i control my fermentation temps with a coolling tower by doing this the chiller i will need it to cold stabilize it and for carbing the beer at the same time

letsbrewit
10-23-2013, 09:32 AM
Hi Arturo,

You see a lot of these draft line systems used on nano setups, your limiting factor is the flow rate the pumps can provide to the jackets (they are high pressure / low flow pumps designed to feed draft line systems). Ive seen multiples of these chiller units used on installations that had up to 6 EA 1-3 Bbl Fermenters and Conditioning Tanks.

How many vessels will you be servicing with your system? Our smallest system is the 3/4 HP Chill&Flow Series, http://www.prochiller.com/chillflow.html, that would be oversized for a single vessel setup (and likely too expensive at $3800 price), but would be a good option to service multiple vessels.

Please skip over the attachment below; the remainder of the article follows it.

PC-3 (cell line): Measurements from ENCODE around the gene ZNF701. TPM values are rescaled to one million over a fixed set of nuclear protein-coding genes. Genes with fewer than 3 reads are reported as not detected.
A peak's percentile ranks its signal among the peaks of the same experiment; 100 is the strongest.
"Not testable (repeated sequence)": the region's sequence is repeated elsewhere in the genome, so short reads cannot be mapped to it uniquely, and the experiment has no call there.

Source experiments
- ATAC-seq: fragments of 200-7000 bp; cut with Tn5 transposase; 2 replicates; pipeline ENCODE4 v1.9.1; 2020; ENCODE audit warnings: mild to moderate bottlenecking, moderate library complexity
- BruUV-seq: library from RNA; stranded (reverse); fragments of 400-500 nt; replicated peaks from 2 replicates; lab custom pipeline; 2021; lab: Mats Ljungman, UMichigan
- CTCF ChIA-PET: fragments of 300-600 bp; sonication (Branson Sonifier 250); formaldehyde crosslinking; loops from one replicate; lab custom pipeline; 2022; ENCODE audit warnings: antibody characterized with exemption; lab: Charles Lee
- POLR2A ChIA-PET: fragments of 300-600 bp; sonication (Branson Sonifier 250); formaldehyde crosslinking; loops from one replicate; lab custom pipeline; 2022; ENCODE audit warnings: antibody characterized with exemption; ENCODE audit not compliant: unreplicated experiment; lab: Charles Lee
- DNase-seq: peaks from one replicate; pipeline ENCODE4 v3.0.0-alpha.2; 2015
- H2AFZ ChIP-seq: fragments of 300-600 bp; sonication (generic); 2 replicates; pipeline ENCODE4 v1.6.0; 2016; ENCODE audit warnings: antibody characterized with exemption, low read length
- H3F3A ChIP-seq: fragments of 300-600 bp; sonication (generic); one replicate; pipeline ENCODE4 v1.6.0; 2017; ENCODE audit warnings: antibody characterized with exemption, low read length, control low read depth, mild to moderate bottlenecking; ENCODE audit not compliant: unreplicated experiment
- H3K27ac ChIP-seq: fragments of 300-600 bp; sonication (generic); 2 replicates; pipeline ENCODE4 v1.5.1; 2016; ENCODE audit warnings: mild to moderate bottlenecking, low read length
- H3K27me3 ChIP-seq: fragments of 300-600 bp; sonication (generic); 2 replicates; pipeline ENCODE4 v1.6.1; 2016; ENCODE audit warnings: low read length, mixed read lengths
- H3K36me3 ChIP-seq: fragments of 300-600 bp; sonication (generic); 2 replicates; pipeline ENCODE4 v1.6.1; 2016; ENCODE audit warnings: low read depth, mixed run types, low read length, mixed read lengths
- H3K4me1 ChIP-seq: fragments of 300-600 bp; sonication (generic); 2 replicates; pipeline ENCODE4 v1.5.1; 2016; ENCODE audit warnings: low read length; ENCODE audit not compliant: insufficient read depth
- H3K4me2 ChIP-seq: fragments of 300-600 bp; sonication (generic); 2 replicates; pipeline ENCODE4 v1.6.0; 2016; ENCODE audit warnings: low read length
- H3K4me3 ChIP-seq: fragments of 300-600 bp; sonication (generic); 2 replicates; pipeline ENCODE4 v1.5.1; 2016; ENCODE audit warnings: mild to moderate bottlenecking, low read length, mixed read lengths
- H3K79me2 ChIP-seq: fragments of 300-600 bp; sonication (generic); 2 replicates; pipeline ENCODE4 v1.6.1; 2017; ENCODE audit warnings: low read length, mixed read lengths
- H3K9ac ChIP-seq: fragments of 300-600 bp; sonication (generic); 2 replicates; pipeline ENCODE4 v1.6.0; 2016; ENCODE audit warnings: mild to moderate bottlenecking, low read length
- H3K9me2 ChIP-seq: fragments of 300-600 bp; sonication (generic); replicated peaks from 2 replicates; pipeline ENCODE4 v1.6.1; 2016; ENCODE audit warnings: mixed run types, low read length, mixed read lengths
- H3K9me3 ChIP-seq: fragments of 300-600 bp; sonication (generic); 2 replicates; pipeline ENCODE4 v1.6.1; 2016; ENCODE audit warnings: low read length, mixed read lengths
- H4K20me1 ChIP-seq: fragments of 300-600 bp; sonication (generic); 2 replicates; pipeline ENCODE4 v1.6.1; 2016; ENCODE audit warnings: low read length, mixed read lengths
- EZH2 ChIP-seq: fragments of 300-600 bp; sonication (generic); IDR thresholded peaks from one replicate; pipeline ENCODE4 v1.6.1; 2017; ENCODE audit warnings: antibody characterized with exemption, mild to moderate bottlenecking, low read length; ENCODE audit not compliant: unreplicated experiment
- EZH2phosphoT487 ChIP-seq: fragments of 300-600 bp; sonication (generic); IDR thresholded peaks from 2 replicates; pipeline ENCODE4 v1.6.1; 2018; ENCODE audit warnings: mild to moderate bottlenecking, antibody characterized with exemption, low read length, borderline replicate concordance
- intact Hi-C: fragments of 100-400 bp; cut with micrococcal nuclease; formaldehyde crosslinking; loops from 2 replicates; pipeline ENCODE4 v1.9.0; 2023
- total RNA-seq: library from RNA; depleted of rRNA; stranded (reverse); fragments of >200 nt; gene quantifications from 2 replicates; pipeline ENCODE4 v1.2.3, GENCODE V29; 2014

Feel free to give me a call with any questions, or you can complete our online Brewery Survey and we can run the loads and a salesman will get back to you with some options. http://www.prochiller.com/brewload.html

Good Luck,

Jim

Jim VanderGiessen Jr
Pro Refrigeration, Inc
326 8th ST SW Auburn, WA
Tel: 253-218-3029| Mobile: 253-732-9402| Fax: 253-735-2631
www.prochiller.com | jimvgjr@prorefrigeration.com


Hello Jim how are you! yes your smallest system is 3,800 and i have 3 fermenters and 1 bright tank, and i only need to cold crash 1 fermenter and carbing 1 bright tank at the same time, nowadays i use a cooling tower to keep the temp during fermentation and i have an old used DIY chiller to do the task one by one and i think i need something for a nano scale brewery not even mini brewery